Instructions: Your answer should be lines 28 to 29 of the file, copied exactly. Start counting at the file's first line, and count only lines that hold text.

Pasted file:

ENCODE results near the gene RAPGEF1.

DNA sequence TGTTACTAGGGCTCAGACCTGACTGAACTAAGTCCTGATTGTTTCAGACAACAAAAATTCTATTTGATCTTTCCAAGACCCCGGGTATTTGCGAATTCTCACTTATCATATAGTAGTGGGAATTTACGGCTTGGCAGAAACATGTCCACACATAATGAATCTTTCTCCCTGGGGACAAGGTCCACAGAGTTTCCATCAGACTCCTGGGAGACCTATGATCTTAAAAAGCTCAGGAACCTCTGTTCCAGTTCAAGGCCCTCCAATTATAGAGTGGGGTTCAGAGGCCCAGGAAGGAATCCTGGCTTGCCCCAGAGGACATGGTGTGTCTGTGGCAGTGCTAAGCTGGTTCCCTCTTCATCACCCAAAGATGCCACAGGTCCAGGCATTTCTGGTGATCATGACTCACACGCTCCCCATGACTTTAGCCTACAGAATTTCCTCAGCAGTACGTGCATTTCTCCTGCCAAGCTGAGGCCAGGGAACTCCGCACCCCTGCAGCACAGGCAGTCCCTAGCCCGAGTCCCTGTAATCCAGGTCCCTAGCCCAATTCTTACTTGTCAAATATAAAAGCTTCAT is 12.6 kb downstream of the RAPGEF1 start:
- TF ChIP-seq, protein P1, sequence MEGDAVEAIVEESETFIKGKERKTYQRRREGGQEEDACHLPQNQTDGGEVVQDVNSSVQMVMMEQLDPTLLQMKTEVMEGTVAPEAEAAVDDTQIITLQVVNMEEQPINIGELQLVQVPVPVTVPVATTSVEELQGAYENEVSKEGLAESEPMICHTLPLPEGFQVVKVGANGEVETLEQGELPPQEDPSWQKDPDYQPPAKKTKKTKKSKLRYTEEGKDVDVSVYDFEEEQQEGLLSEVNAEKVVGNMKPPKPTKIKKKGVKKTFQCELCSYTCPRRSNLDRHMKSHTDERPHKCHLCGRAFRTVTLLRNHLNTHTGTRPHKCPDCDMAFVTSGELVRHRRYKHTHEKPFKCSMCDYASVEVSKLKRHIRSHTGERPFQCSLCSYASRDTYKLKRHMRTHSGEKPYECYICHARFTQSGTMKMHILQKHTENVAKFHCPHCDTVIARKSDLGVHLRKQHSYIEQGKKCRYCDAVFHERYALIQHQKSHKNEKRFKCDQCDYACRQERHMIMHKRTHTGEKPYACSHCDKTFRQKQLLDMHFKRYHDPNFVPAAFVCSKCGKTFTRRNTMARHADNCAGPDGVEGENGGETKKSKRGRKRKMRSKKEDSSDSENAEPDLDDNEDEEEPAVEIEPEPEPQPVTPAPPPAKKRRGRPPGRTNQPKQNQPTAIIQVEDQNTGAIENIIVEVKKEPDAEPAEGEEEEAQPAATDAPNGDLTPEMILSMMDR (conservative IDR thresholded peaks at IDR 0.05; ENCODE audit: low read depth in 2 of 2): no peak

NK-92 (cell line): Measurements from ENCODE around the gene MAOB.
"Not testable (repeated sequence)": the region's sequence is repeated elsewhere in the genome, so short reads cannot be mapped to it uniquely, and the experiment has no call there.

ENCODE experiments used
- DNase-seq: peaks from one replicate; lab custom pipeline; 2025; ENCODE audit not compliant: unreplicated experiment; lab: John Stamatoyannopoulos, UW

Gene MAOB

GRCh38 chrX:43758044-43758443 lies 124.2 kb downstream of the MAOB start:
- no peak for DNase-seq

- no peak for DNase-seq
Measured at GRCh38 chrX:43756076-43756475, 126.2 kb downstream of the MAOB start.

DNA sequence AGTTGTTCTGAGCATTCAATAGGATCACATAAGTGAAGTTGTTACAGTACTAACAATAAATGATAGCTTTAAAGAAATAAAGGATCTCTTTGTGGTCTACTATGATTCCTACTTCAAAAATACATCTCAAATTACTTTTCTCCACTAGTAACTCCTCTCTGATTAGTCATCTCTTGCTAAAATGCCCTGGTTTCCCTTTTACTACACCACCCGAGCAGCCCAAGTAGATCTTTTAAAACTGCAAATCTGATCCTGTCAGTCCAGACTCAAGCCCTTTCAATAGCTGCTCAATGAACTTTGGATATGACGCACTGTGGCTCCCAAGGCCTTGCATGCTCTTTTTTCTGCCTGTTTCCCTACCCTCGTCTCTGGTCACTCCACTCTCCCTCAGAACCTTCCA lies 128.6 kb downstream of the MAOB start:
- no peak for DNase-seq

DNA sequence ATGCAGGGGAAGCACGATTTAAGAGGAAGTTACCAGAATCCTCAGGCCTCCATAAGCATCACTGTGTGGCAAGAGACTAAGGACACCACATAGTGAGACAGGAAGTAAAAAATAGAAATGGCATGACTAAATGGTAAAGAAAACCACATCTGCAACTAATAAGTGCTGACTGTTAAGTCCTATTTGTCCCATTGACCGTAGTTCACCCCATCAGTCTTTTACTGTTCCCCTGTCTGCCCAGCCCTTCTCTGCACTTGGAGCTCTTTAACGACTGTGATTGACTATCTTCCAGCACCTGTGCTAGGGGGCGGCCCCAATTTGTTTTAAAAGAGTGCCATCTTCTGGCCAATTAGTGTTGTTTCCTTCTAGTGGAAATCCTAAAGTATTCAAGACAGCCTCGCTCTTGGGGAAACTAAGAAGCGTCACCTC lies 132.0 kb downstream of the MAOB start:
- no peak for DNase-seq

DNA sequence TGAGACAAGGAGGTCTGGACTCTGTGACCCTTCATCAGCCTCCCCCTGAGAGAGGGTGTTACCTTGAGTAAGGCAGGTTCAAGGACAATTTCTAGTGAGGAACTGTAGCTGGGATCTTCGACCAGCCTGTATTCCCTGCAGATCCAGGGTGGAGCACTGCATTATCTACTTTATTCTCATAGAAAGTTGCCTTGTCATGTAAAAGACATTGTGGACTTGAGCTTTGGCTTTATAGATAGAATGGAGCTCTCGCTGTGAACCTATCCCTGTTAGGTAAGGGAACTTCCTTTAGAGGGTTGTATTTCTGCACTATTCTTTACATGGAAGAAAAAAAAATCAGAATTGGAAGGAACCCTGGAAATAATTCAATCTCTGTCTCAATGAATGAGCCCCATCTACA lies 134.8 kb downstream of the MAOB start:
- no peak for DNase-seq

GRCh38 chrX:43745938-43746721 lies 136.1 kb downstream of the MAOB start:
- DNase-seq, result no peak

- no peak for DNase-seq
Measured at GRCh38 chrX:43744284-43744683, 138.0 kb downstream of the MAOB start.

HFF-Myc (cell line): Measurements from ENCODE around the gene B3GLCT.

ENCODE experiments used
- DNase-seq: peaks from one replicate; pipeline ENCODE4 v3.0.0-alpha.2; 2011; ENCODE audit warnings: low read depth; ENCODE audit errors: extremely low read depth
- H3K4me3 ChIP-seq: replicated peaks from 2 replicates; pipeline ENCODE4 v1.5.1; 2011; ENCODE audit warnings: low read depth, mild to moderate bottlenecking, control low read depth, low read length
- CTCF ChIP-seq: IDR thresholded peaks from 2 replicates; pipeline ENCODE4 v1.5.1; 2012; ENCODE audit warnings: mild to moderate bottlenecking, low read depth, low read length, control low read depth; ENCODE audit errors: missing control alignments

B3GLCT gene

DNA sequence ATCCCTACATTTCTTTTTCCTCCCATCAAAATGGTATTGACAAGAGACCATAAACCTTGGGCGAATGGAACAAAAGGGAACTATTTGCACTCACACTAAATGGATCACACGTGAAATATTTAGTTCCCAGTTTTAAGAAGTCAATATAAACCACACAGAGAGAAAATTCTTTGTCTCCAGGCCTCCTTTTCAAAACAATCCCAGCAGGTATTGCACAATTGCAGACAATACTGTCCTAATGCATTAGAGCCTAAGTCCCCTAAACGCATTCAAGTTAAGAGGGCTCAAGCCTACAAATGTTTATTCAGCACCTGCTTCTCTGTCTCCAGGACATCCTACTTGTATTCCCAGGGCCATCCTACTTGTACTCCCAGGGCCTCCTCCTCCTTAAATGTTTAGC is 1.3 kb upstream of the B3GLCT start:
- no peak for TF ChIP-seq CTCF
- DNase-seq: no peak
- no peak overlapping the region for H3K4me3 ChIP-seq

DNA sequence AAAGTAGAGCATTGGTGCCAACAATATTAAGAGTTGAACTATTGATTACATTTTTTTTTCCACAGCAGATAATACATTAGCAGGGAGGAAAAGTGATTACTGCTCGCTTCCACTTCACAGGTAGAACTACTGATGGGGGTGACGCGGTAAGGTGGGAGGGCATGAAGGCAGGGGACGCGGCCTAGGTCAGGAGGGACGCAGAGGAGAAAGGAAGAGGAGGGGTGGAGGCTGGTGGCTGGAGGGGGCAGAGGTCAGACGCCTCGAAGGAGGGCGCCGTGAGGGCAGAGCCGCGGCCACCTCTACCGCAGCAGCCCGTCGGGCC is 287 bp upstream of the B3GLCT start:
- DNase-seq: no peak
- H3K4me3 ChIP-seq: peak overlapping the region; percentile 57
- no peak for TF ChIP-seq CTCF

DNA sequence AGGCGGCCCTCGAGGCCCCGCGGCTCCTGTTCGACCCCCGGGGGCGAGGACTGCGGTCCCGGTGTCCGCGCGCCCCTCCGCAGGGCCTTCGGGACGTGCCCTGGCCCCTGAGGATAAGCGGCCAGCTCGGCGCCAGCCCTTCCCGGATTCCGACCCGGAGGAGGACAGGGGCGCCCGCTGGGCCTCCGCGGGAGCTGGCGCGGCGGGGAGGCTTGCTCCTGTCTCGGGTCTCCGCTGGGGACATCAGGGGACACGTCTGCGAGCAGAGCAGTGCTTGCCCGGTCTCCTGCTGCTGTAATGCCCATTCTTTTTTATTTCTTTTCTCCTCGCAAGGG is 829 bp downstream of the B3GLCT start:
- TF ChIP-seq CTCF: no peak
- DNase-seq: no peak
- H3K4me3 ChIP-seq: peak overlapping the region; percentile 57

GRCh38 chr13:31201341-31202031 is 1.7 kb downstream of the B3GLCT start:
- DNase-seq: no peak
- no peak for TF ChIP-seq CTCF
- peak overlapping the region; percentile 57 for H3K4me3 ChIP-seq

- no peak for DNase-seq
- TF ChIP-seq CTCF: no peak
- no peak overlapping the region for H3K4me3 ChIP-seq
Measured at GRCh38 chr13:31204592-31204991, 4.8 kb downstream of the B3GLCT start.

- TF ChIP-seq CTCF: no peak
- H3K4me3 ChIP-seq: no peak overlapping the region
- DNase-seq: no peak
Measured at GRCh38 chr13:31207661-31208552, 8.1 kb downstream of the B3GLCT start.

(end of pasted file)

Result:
B3GLCT gene

DNA sequence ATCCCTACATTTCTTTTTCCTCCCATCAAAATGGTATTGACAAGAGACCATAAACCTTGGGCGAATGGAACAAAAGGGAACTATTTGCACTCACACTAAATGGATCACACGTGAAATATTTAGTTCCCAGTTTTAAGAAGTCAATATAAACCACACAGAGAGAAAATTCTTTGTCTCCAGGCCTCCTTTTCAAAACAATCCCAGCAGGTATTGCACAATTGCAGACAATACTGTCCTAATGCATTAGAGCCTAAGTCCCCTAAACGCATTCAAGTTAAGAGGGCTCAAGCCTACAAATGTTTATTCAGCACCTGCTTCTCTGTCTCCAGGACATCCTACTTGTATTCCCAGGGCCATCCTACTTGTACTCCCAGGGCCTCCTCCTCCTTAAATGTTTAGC is 1.3 kb upstream of the B3GLCT start: